Anne van Kesteren’s is the first report to reach me that the W3C’s xml:id spec has just moved up the food chain to Candidate Recommendation. I’m usually one of the first people to whine about too many XML-related specs, but I think this is a good one, despite a few minor problems like an incompatibility with XML Canonicalization.
Why does this matter? Any use of XML over the web that requires DTD or schema processing is broken because of all the extra security and availability risks involved in processing external files, especially when they’re hosted at other sites. The xml:id spec gives a quick and dirty way of identifying parts of an XML document without requiring a schema, DTD, or even a namespace declaration (since the xml: prefix is predeclared for XML documents). Basically, you just use something like this inside your XML document:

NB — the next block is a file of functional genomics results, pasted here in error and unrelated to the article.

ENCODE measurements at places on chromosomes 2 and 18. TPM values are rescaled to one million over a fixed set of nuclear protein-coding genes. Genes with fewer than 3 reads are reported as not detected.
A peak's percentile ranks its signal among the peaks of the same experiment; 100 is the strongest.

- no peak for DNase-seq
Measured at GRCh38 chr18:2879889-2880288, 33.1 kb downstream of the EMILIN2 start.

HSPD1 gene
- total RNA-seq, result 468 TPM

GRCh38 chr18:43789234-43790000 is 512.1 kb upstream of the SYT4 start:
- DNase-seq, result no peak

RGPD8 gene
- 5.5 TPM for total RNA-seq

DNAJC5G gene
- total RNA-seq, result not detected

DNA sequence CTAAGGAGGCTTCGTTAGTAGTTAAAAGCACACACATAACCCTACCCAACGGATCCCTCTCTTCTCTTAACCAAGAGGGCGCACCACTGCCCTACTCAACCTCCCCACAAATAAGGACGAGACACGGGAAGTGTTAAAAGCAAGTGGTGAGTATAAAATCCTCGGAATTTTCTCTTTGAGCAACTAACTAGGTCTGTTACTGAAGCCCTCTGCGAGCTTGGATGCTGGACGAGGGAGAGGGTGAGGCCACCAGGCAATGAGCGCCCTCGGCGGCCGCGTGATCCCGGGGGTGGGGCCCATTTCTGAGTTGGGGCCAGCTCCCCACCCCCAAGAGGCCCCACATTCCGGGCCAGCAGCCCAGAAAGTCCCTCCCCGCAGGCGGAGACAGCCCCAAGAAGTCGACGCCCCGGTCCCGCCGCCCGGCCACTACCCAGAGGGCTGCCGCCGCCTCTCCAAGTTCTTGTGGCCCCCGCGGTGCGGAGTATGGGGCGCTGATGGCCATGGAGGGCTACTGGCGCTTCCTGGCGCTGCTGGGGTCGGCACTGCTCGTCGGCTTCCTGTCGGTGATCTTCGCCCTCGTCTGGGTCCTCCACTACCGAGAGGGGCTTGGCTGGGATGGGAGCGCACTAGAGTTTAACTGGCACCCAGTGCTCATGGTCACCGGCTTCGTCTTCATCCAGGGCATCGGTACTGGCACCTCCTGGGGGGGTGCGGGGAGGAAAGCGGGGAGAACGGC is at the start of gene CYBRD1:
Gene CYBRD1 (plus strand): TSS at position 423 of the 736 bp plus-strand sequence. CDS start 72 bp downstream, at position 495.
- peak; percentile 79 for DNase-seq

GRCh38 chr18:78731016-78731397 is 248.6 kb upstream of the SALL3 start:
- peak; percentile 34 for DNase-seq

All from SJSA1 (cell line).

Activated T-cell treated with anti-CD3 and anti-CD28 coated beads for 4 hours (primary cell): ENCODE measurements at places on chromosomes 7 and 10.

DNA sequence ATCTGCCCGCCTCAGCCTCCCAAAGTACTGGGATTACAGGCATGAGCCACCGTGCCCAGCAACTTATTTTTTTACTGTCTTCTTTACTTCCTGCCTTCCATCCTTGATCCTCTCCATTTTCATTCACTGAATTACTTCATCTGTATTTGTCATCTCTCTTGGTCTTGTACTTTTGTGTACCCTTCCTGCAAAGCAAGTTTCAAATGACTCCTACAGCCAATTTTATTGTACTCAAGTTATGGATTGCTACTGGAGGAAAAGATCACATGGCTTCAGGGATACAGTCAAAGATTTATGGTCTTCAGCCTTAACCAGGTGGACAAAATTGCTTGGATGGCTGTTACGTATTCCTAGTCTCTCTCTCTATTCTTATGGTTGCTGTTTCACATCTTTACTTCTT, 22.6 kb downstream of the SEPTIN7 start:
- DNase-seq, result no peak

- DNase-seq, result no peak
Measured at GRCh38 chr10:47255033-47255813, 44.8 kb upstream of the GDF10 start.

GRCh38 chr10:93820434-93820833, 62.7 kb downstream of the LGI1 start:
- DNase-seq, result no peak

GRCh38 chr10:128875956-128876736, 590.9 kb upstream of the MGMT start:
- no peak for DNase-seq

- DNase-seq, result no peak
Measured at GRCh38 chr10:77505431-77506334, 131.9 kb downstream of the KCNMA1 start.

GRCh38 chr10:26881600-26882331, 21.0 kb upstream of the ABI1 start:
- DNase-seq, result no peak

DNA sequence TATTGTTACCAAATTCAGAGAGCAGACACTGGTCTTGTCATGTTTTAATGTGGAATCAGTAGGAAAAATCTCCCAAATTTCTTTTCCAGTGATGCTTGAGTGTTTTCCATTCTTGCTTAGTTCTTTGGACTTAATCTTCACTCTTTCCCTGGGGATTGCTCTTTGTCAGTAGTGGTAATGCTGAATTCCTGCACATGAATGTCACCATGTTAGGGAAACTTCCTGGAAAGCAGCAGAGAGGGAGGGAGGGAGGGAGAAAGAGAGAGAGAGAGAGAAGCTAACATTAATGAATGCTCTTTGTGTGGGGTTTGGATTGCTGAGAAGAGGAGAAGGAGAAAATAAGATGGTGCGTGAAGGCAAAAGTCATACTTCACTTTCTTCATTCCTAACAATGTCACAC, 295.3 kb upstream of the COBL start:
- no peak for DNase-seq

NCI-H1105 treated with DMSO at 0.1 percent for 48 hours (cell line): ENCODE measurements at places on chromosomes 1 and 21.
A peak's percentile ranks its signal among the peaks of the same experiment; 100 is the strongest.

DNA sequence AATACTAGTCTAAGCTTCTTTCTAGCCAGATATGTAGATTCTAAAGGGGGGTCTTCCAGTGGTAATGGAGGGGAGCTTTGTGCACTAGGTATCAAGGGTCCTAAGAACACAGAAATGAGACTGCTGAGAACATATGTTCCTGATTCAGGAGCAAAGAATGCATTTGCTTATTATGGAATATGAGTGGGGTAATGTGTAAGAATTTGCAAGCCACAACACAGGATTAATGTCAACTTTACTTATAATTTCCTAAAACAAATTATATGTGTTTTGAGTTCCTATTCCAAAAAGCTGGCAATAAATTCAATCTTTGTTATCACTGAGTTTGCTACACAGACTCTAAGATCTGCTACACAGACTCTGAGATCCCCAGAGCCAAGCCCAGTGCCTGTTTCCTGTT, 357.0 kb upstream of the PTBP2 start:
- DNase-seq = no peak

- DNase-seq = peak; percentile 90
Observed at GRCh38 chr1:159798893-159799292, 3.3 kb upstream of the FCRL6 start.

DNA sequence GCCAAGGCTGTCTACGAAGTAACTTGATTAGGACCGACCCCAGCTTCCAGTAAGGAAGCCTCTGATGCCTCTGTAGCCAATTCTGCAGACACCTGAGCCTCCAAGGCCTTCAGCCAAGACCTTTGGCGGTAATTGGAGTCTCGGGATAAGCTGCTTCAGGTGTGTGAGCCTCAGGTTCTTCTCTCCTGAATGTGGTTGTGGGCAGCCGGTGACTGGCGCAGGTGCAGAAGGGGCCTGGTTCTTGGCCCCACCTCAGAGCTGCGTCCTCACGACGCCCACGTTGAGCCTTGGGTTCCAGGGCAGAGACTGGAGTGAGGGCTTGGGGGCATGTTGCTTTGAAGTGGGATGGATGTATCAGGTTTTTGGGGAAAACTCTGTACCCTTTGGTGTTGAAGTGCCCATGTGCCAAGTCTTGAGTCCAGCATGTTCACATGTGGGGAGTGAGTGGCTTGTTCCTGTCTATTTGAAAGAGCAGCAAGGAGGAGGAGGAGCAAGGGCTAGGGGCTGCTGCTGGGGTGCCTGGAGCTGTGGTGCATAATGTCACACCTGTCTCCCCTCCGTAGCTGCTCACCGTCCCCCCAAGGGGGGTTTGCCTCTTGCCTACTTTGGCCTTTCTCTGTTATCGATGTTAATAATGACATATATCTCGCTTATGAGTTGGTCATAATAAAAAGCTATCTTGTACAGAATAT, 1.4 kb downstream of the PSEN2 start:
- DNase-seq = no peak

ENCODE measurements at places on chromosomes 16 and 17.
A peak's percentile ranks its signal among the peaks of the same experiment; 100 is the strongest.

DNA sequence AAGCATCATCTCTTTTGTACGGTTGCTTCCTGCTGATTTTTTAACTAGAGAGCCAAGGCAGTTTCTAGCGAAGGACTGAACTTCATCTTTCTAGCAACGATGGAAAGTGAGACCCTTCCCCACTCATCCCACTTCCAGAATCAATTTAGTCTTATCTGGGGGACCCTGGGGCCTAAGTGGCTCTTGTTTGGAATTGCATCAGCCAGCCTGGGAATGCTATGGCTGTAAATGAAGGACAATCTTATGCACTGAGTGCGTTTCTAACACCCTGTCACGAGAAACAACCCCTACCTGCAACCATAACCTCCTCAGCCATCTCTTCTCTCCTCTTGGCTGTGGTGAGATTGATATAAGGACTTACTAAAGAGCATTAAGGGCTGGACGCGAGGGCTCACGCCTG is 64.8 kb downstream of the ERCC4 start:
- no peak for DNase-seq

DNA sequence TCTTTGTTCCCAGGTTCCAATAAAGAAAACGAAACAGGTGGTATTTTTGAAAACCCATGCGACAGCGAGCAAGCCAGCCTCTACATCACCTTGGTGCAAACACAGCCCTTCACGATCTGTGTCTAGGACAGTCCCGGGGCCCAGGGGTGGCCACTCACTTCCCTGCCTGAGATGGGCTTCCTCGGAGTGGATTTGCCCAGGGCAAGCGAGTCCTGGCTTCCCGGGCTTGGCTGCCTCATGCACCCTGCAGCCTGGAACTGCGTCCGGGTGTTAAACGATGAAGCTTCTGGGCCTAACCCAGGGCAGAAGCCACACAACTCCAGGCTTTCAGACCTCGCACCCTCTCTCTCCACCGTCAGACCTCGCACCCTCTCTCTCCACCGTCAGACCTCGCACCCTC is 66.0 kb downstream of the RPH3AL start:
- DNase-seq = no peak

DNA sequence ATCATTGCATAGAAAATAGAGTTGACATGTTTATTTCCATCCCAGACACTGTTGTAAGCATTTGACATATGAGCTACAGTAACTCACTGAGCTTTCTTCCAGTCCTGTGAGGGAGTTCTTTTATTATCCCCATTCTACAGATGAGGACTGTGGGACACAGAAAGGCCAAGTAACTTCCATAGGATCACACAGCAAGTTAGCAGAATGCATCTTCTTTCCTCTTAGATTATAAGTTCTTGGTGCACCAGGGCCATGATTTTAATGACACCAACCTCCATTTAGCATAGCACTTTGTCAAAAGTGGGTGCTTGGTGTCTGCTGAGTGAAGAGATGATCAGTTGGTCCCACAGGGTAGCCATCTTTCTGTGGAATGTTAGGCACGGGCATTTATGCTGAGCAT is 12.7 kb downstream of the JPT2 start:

<employee xml:id="dmeg123"> <name>David Megginson</name> <role>Housekeeping</role> </employee>
and you’re done. Other XML documents can refer to part of yours using a fragment identifier, as in
http://www.example.org/employees.xml#dmeg123, and that’s that — no schemas are harmed in the making of this link. I don’t know if XML data on the web ever will take off, but this small spec is a critical step in the right direction. Congrats to the editors and the working group for pushing it through this far.
If only we could make everything in XML this simple.